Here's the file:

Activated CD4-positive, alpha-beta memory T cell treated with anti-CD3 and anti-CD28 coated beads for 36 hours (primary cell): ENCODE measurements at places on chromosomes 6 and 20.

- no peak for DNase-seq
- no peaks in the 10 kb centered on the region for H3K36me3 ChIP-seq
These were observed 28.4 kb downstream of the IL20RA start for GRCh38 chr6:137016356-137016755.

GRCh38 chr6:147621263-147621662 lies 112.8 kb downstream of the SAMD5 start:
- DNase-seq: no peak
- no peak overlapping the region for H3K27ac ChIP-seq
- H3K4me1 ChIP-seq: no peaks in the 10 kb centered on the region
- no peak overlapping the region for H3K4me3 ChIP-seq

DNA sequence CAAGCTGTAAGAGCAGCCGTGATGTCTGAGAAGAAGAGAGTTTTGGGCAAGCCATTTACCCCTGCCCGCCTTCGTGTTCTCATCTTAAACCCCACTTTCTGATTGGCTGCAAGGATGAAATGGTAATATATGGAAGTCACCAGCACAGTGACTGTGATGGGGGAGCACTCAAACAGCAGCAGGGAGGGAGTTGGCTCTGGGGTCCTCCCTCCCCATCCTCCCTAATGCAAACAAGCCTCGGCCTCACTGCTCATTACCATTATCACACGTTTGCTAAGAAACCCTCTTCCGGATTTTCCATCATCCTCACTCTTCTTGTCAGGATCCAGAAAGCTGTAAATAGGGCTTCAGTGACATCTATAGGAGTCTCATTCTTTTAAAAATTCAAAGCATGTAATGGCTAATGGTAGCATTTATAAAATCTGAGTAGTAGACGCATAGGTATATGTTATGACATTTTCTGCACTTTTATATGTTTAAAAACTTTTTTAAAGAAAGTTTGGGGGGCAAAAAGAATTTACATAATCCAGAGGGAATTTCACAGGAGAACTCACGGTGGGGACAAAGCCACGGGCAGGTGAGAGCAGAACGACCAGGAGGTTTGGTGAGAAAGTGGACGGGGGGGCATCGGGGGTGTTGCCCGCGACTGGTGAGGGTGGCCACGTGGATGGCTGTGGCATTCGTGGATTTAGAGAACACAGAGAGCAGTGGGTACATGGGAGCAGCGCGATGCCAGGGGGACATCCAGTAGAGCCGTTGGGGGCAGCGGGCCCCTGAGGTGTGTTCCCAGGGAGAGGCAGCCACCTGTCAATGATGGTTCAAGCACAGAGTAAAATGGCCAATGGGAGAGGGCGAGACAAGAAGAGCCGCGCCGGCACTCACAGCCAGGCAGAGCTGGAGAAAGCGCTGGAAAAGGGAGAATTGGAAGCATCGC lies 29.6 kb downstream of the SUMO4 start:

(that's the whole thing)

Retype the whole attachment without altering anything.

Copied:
Activated CD4-positive, alpha-beta memory T cell treated with anti-CD3 and anti-CD28 coated beads for 36 hours (primary cell): ENCODE measurements at places on chromosomes 6 and 20.

- no peak for DNase-seq
- no peaks in the 10 kb centered on the region for H3K36me3 ChIP-seq
These were observed 28.4 kb downstream of the IL20RA start for GRCh38 chr6:137016356-137016755.

GRCh38 chr6:147621263-147621662 lies 112.8 kb downstream of the SAMD5 start:
- DNase-seq: no peak
- no peak overlapping the region for H3K27ac ChIP-seq
- H3K4me1 ChIP-seq: no peaks in the 10 kb centered on the region
- no peak overlapping the region for H3K4me3 ChIP-seq

DNA sequence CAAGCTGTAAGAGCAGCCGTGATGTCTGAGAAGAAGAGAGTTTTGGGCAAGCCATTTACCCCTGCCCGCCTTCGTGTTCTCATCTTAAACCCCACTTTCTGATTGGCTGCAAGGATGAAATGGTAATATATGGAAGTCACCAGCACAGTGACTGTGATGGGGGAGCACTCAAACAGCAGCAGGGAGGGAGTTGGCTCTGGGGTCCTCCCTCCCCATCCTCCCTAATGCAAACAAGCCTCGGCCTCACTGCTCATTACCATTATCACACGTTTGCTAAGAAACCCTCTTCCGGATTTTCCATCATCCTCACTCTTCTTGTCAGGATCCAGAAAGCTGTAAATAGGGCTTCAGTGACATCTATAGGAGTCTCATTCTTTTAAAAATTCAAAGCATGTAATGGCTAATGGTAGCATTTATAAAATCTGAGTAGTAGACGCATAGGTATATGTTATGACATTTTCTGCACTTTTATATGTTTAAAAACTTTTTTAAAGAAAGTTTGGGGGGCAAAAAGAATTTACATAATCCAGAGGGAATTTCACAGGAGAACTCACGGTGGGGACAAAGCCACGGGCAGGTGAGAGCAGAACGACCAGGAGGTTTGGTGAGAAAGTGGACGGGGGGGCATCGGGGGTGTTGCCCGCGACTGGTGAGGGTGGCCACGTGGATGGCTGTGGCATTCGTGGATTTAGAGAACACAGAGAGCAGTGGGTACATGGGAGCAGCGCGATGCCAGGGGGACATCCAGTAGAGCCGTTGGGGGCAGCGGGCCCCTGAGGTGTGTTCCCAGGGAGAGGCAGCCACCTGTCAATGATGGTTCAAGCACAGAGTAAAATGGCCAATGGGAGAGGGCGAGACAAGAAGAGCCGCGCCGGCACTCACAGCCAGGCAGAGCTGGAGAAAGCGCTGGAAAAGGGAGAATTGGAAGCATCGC lies 29.6 kb downstream of the SUMO4 start: